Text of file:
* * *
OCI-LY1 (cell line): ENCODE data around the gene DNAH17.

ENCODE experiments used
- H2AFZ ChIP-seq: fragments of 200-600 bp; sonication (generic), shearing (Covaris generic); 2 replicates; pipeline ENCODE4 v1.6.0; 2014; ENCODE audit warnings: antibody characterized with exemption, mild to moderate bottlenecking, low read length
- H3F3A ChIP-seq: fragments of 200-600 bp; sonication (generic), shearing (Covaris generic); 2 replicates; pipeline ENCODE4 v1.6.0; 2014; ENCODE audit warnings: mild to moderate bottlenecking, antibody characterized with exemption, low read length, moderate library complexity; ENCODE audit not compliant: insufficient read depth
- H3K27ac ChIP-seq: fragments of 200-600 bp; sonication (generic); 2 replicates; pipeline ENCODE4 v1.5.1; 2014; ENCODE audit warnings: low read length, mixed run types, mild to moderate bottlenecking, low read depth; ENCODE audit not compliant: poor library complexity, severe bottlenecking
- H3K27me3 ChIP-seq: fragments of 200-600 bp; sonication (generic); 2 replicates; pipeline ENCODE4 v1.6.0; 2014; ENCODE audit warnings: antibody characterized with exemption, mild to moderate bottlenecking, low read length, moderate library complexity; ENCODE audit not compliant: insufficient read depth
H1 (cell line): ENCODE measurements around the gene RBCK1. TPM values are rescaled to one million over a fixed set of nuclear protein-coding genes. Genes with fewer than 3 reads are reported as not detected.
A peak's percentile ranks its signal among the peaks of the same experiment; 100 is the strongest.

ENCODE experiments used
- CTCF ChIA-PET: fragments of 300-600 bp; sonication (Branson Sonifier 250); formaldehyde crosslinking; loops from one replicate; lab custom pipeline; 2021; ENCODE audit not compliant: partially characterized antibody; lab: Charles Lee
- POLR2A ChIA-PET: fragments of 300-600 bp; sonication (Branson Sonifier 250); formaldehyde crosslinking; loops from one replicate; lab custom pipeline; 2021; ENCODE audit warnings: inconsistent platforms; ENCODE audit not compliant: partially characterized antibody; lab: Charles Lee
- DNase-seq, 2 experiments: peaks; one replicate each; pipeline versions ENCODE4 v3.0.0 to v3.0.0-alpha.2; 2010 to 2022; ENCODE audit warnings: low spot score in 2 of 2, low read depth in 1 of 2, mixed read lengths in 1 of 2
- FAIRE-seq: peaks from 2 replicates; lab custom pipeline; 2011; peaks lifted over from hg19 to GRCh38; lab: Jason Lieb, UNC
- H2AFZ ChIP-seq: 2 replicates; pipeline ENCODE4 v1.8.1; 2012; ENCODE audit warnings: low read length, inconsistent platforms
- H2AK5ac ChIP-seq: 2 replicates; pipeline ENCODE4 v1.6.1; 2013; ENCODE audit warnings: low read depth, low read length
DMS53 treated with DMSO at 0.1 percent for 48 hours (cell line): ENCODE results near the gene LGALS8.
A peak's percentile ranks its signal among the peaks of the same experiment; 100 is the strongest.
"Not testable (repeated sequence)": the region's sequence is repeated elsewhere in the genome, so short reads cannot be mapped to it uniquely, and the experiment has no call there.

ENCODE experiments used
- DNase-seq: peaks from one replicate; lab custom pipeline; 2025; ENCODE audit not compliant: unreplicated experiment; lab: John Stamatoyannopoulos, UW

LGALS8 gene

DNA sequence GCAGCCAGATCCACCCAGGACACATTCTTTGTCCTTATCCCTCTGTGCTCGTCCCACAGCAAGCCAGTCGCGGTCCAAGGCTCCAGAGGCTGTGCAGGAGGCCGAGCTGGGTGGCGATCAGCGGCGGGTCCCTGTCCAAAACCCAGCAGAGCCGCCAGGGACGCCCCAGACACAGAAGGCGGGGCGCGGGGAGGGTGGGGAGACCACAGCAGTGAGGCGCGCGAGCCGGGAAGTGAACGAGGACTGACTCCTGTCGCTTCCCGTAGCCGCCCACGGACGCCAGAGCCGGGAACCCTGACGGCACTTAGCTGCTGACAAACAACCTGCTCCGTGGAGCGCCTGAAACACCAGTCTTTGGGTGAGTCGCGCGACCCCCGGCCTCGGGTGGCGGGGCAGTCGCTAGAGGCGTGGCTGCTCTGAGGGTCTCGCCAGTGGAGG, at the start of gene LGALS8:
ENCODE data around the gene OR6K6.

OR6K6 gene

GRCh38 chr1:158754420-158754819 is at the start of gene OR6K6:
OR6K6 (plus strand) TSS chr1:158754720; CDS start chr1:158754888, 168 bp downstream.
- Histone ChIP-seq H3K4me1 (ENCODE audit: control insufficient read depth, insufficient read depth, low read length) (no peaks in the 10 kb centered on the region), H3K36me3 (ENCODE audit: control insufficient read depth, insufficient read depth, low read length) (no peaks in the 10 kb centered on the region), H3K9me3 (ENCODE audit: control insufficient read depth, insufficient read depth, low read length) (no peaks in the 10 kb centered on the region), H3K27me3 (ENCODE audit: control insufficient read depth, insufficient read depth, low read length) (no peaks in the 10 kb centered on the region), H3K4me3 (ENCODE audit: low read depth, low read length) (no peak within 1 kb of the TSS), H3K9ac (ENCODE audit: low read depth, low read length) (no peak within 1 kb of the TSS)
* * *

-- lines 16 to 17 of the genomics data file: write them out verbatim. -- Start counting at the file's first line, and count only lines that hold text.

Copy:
DMS53 treated with DMSO at 0.1 percent for 48 hours (cell line): ENCODE results near the gene LGALS8.
A peak's percentile ranks its signal among the peaks of the same experiment; 100 is the strongest.